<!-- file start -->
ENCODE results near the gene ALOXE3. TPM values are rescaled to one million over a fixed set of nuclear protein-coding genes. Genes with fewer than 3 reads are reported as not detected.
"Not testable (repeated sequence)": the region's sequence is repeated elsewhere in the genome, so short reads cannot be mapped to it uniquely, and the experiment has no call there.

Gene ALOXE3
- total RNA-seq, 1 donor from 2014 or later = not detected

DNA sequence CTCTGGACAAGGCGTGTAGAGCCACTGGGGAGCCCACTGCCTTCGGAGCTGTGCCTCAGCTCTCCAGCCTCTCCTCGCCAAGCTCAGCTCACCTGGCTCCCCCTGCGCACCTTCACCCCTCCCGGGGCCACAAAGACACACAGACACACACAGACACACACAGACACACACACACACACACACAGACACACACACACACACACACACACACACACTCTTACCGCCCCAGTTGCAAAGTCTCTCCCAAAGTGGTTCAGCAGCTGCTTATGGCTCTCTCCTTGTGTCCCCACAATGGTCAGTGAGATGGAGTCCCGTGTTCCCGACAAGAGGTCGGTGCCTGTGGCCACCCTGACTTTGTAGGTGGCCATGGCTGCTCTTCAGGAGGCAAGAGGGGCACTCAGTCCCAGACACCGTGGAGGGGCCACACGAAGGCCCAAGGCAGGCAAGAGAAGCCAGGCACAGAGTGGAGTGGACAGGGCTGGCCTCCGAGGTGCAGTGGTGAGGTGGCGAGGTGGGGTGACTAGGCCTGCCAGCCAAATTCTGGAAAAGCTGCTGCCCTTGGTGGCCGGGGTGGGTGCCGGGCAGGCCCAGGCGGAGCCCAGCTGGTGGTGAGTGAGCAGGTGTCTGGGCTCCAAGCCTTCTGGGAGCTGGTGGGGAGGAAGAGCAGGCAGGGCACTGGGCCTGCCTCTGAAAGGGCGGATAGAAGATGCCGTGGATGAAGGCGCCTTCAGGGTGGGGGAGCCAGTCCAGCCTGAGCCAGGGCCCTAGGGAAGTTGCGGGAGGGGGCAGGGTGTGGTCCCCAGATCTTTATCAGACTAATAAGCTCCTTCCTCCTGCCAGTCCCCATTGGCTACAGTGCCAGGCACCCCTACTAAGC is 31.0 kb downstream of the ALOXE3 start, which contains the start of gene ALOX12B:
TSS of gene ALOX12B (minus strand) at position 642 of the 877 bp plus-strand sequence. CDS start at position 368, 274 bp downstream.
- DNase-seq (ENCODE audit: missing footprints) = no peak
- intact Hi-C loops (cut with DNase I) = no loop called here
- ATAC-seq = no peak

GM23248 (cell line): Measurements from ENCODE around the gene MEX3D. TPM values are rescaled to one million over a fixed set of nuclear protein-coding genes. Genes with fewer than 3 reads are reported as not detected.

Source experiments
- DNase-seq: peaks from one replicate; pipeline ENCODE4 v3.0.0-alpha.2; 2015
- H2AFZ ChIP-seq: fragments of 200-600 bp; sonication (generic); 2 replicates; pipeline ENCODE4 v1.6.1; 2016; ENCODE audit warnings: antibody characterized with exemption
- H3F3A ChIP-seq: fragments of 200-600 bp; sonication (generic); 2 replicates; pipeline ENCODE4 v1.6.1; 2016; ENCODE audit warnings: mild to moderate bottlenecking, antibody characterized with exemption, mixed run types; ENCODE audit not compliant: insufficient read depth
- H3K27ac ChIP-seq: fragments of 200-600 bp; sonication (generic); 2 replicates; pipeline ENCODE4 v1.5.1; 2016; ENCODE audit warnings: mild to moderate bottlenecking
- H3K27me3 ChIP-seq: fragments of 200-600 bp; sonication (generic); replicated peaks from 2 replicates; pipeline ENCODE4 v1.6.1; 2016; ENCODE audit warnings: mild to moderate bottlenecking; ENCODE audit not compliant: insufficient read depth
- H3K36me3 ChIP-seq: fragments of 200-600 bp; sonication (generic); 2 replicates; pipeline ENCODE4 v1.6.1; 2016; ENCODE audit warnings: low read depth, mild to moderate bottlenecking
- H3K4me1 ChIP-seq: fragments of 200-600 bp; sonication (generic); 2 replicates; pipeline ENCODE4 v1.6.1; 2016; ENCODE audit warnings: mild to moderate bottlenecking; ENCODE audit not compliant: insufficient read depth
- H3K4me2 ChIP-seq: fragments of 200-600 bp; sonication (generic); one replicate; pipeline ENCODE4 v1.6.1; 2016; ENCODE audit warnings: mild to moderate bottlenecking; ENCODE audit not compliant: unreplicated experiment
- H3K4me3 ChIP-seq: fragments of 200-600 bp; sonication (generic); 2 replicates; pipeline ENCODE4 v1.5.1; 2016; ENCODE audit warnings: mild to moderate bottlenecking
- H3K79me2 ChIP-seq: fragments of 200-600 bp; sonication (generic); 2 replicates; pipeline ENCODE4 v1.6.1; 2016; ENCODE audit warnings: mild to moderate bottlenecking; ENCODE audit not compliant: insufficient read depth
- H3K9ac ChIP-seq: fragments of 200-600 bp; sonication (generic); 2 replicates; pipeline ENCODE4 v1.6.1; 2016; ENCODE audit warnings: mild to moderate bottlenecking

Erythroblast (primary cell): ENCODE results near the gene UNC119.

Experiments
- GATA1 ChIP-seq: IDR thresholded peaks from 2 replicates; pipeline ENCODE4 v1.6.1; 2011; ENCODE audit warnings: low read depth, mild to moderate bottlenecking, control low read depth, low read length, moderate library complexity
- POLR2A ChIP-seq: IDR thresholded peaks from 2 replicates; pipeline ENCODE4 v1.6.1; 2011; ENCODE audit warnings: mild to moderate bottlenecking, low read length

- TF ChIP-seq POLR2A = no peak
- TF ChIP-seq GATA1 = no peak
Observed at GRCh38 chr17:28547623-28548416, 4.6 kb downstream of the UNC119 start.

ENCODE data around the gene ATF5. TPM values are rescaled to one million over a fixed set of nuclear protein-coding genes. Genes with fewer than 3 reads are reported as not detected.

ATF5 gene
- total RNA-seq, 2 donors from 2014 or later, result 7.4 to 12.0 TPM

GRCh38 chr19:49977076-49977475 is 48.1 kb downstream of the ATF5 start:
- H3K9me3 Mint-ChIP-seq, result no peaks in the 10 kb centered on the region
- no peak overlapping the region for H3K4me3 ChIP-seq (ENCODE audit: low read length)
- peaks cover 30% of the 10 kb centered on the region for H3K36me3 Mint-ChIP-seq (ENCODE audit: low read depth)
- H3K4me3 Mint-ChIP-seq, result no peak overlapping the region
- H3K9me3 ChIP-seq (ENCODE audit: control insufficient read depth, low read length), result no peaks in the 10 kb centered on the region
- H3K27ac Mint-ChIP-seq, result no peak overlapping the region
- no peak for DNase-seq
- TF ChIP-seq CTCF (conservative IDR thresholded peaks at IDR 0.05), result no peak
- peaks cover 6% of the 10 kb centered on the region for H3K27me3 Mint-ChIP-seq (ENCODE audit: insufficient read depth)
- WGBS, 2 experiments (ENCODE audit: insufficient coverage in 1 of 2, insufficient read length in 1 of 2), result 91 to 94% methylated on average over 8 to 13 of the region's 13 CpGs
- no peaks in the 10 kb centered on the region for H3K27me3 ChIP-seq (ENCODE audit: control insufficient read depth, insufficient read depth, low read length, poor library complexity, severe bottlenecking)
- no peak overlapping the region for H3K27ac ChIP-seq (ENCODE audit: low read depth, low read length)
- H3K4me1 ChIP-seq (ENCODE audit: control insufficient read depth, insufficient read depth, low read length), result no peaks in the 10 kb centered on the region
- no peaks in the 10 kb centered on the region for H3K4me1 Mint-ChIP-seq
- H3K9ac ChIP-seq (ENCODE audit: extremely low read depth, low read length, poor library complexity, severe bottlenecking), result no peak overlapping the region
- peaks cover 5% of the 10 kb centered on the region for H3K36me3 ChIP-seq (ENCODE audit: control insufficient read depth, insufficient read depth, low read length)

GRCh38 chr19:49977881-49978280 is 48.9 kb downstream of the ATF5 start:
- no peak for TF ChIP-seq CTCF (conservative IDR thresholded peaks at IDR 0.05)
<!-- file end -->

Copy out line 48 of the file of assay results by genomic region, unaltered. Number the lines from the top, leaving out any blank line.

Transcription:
- H3K9ac ChIP-seq (ENCODE audit: extremely low read depth, low read length, poor library complexity, severe bottlenecking), result no peak overlapping the region